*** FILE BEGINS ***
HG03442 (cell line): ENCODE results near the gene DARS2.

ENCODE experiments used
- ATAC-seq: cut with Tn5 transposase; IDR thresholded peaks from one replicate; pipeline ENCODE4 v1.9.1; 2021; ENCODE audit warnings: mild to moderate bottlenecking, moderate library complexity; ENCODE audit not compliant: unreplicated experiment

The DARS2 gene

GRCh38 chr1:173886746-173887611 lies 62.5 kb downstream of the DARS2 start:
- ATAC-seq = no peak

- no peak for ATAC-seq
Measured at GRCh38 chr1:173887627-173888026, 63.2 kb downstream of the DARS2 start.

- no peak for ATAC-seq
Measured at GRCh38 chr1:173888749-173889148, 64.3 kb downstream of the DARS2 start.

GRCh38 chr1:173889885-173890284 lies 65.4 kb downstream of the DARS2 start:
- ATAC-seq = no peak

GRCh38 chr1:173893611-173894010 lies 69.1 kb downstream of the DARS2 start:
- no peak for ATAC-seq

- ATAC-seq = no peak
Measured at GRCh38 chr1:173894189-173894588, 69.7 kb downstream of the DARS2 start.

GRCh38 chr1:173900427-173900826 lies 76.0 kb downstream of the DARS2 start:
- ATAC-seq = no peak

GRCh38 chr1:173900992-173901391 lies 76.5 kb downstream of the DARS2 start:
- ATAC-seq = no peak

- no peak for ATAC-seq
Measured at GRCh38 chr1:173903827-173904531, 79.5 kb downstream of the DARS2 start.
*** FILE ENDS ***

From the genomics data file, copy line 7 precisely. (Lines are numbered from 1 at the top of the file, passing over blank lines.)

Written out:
- no peak for ATAC-seq